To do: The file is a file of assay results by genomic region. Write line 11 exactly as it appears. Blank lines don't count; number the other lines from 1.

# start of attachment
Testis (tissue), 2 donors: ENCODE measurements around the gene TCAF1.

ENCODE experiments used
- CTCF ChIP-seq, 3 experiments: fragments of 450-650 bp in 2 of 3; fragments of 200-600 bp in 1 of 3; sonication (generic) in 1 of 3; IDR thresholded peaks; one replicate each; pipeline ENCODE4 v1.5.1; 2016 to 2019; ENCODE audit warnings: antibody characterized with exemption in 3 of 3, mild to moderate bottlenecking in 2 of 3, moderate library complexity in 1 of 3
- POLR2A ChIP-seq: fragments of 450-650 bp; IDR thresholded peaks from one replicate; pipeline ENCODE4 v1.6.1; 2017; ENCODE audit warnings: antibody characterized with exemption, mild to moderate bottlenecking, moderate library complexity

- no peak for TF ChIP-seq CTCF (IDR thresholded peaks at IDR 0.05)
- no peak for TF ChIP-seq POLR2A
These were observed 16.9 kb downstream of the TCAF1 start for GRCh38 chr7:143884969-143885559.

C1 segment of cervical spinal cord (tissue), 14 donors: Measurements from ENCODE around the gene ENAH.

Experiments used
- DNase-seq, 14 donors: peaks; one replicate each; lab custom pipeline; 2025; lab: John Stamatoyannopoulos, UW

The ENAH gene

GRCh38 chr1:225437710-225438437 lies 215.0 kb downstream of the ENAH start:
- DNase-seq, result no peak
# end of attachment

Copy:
The ENAH gene